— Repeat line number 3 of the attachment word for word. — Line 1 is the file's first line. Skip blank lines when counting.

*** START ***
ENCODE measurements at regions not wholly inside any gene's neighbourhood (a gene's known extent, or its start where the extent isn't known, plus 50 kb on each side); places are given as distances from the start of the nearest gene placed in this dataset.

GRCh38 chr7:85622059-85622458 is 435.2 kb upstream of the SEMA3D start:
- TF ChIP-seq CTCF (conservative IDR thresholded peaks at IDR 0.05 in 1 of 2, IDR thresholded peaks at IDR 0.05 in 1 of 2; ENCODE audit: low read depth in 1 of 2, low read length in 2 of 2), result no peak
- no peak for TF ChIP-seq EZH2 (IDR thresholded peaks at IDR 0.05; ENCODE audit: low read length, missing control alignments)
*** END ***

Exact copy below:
- TF ChIP-seq CTCF (conservative IDR thresholded peaks at IDR 0.05 in 1 of 2, IDR thresholded peaks at IDR 0.05 in 1 of 2; ENCODE audit: low read depth in 1 of 2, low read length in 2 of 2), result no peak